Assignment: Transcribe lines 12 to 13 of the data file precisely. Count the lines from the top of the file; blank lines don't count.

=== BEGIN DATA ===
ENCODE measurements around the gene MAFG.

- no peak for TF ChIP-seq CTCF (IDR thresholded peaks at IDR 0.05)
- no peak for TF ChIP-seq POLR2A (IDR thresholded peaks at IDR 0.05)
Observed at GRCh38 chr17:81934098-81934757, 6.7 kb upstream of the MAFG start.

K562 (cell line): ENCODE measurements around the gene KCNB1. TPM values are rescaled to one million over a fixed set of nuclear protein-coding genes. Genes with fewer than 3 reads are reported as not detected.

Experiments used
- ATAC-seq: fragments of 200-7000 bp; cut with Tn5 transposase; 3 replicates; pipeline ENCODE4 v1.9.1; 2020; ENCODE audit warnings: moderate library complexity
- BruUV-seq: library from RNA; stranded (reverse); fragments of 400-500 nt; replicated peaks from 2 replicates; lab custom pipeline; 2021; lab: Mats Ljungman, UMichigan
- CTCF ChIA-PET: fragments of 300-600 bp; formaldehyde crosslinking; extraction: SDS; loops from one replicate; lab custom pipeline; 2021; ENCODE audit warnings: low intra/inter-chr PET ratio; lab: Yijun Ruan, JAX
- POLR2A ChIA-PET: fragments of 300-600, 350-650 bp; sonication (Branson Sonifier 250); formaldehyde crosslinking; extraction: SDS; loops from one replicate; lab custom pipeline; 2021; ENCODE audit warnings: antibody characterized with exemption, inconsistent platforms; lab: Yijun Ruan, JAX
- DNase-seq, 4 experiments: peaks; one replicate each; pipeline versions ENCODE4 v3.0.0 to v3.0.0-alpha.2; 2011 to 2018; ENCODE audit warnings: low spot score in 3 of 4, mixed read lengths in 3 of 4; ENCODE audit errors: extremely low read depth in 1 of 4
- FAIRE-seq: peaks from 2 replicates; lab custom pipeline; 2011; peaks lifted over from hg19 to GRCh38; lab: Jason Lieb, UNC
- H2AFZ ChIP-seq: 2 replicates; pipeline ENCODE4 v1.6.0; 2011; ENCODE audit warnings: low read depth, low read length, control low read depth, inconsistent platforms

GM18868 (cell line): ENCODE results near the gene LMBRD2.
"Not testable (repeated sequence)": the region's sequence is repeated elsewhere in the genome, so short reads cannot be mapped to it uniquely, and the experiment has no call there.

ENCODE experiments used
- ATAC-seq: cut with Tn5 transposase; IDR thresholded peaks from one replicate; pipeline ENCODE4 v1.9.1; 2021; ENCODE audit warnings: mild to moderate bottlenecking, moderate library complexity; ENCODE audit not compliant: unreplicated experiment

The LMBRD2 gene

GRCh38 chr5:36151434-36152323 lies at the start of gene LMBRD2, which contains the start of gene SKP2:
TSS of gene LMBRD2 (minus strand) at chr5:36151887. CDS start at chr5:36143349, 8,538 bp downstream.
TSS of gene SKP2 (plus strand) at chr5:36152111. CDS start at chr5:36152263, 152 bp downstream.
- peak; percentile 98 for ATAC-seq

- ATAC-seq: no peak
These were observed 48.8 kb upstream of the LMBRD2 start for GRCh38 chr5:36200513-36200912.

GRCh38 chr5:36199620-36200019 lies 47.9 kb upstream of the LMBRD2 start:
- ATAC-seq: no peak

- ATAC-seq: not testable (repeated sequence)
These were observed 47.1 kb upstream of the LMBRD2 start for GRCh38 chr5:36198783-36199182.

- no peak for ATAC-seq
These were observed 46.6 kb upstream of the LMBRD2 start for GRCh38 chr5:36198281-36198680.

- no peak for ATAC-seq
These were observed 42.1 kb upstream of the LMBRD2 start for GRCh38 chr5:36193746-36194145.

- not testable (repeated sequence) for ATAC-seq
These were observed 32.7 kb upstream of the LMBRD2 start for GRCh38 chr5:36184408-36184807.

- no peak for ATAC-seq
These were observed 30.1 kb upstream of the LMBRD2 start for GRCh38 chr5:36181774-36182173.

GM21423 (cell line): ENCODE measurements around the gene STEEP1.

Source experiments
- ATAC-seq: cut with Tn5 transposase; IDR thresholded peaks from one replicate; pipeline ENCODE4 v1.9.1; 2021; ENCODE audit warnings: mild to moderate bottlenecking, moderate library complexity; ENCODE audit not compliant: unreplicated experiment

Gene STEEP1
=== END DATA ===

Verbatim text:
- FAIRE-seq: peaks from 2 replicates; lab custom pipeline; 2011; peaks lifted over from hg19 to GRCh38; lab: Jason Lieb, UNC
- H2AFZ ChIP-seq: 2 replicates; pipeline ENCODE4 v1.6.0; 2011; ENCODE audit warnings: low read depth, low read length, control low read depth, inconsistent platforms